Changi Airport is more than just a group of terminals filled with duty-free goods, restaurants, and art displays like the kinetic rain (when they’re not being damaged by tourists anyway). It’s an escape portal to exotic destinations away from whip-cracking bosses, long working hours, and disaster movie-style overcrowding at public transport terminals.
Of course, your first step towards freedom is buying and flying. But not all budget airlines are created equal – some are more equal than others. So instead of buying the absolute cheapest ticket from some no-name airline that’s still flying propeller-driven planes that are older than you are, go with an airline that’ll get you there safely and cheaply.
Here are the 3 best budget airlines to book your getaway with:
AirAsia has won international awards for being the “world’s best low-cost airline.” Maybe that’s because its strengths lie in its impressive availability of routes, comfortable seats, and competitive ticket prices.
Having flown AirAsia on numerous occasions, I appreciate its consistentency in offering good value-for-money flights that’ll get me where I’m going with minimal disruptions.
Here’s how AirAsia stacks up:
Routes (9.5/10): AirAsia travels to 88 locations all across Southeast Asia including Tokyo, Shanghai, Taipei, Bali, Bangkok, and Jakarta. Check out every available route.
Ticket Cost: (8.0/10): Tickets are not only cheap, but you can further reduce your ticket price by choosing from a wide variety of flight times (*hint* fly out at non-peak hours). AirAsia also offers “flash” sales on flights through its TripGroupy portal.
Comfort (8.5/10): AirAsia has a modern fleet of Airbus A320s, which offer more legroom and seat comfort than older planes carried by other budget airlines.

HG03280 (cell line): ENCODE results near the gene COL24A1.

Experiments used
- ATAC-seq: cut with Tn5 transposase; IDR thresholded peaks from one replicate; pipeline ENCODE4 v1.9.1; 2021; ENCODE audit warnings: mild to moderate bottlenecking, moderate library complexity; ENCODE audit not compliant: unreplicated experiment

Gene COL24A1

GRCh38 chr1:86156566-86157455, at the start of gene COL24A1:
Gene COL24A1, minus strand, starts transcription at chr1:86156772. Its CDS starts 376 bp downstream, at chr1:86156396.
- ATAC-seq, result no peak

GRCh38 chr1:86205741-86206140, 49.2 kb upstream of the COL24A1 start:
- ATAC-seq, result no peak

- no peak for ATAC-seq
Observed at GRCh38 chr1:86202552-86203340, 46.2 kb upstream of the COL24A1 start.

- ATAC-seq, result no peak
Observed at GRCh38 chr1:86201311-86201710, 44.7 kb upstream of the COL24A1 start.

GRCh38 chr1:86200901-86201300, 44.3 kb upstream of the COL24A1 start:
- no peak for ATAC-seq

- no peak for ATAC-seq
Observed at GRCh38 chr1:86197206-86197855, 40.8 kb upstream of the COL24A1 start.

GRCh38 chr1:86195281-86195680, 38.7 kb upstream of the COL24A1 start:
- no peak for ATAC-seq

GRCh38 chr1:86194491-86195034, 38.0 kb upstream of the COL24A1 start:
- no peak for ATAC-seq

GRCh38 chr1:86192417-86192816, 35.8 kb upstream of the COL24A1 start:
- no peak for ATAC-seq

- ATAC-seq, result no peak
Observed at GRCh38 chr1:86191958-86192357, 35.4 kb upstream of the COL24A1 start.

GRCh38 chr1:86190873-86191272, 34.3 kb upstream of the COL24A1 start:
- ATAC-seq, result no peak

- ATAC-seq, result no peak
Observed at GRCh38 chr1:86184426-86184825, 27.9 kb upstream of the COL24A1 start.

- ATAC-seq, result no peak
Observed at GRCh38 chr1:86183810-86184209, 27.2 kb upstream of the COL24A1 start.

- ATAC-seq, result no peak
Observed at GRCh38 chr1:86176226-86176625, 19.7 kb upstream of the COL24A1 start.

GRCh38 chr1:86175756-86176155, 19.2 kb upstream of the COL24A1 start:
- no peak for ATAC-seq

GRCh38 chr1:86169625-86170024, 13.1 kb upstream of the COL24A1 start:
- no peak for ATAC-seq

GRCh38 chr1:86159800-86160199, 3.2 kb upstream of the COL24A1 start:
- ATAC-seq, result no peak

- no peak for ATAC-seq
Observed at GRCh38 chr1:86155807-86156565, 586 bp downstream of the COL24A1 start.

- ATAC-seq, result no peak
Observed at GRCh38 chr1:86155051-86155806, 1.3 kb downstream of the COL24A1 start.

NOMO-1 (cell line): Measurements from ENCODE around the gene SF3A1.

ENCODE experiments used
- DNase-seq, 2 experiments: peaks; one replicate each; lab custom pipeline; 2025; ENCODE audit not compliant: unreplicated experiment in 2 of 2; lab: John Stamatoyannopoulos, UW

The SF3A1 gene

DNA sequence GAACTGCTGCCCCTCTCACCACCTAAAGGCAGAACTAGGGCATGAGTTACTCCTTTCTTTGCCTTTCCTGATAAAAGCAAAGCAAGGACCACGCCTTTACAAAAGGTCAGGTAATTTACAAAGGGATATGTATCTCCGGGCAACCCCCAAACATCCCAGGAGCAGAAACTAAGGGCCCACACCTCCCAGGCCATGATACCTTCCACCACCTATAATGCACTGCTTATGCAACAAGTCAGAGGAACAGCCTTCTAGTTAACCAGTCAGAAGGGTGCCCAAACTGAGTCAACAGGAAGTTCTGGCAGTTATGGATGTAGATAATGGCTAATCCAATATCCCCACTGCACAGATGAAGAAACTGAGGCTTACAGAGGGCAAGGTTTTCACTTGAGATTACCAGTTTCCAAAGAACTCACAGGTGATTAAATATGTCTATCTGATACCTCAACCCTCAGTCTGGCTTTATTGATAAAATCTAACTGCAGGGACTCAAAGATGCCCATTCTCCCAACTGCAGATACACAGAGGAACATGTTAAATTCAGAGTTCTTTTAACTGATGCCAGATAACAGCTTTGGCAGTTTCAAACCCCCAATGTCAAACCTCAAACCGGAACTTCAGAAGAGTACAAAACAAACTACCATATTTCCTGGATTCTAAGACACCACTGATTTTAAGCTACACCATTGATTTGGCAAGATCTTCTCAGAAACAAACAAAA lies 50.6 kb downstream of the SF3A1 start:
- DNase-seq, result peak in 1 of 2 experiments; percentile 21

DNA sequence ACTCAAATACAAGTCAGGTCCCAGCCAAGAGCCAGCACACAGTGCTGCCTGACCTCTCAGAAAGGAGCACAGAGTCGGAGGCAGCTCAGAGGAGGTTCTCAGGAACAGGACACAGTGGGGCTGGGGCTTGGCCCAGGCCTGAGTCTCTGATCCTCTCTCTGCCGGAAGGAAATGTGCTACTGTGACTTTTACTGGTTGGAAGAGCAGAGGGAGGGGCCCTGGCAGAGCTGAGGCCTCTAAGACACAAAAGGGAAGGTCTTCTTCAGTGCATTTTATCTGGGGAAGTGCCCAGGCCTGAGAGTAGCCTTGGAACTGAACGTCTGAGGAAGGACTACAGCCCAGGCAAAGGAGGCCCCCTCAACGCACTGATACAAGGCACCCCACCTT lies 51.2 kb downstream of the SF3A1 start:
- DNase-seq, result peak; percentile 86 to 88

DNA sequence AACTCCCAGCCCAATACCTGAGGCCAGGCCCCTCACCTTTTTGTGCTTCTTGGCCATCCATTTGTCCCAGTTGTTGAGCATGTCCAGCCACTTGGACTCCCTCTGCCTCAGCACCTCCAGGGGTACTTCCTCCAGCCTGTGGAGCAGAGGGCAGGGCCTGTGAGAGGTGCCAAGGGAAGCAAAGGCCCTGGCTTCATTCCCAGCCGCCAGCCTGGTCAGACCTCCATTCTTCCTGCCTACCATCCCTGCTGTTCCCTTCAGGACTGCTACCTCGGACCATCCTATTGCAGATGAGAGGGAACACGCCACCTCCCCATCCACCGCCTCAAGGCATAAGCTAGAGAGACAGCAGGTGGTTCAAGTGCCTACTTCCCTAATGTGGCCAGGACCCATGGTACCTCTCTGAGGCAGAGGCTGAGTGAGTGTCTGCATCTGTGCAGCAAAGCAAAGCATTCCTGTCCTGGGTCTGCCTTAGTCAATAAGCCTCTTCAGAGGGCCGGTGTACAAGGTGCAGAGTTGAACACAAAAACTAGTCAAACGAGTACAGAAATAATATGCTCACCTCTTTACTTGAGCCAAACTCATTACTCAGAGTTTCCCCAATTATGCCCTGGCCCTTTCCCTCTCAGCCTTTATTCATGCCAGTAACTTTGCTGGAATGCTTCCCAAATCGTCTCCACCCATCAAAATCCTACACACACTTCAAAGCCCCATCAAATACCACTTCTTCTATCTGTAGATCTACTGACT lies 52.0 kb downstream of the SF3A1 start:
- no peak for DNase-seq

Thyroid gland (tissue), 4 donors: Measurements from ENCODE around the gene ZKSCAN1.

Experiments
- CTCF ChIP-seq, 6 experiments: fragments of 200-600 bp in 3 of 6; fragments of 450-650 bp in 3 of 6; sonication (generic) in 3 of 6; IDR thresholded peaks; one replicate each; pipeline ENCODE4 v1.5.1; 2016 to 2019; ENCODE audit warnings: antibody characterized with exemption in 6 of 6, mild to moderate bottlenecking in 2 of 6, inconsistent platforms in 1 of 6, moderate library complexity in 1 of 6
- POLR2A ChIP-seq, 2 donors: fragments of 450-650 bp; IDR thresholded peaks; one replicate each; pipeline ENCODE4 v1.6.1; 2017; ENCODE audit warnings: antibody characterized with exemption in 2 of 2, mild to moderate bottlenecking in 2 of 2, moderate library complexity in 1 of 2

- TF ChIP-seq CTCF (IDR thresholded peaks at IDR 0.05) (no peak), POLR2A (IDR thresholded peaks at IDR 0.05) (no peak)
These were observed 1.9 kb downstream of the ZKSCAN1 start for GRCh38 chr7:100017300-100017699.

Service (7.5/10): The check-in service is better than most major airlines I’ve flown with, but you’ll still need to deal with long lines. The self check-in kiosks are useful, but tend to run out of paper when it’s busy. The aircrew is generally pleasant and helpful as well.
Food (7.0/10): It’s a budget airline with typical buy-on-board Southeast Asian and Western fare. Yeah it’s overpriced, but the food is fairly decent as far as airline chow goes.
Checked Baggage (7.0/10): The cost to check in baggage with AirAsia ranges from $26 for a 15kg bag to $70 for a 40kg bag. If you want to save some money, you can travel light by just bringing a carry-on bag no more than 7kg in weight with you.
Air Fleet (8.5/10): Modern Airbus A320-200s
Frequent Flyer Program (7.5/10): AirAsia’s frequent flyer program is called BIG, which is more of a prepaid payment card you can use to buy groceries, petrol, and book flights with. So you’ll earn “BIG” points for every X number of RM spent. You can redeem these points towards free flights and hotel packages. It’s a reloadable card that unfortunately, has many fees attached to it.
Overall Rating: 8/10
When it comes to flying on Tigerair, it’s not that you want to fly with them – it’s about two things: 1) it happens to fly to the destination you want to visit and 2) it happens to offer the cheapest ticket available. That’s how pretty much everyone gets to experience Tigerair, myself included.
Those two things are also the airline’s greatest strengths. It flies to many major destinations that tourists want to visit and it can usually (but not always) offer cheaper prices than other budget carriers.
Here’s how TigerAir stacks up:
Routes (6.5/10): You can fly to 47 locations such as Tokyo, Hanoi, Bali, Manila, Taipei, and Hong Kong among other places. Tigerair also flies to most major cities in Australia (although you’ll have to fly to Perth first and then transfer). Click to see every available route.
Ticket Cost: (8.5/10): Again, it won’t beat AirAsia every time, but when it comes to certain locations, Tigerair flights will be far cheaper (particularly if you’re flying “light” with just a carry-on bag!).
Comfort (8.5/10): Like AirAsia, Tigerair uses modern Airbus 320s to ferry you to your destination, so expect reasonable legroom and comfort.
Service (7.5/10): With Tigerair (as with every budget carrier) there’s no getting around the wait to check in because of long lines, but at least the boarding process is pretty efficient at least. The aircrew is pretty helpful and the service isn’t too different from that of AirAsia.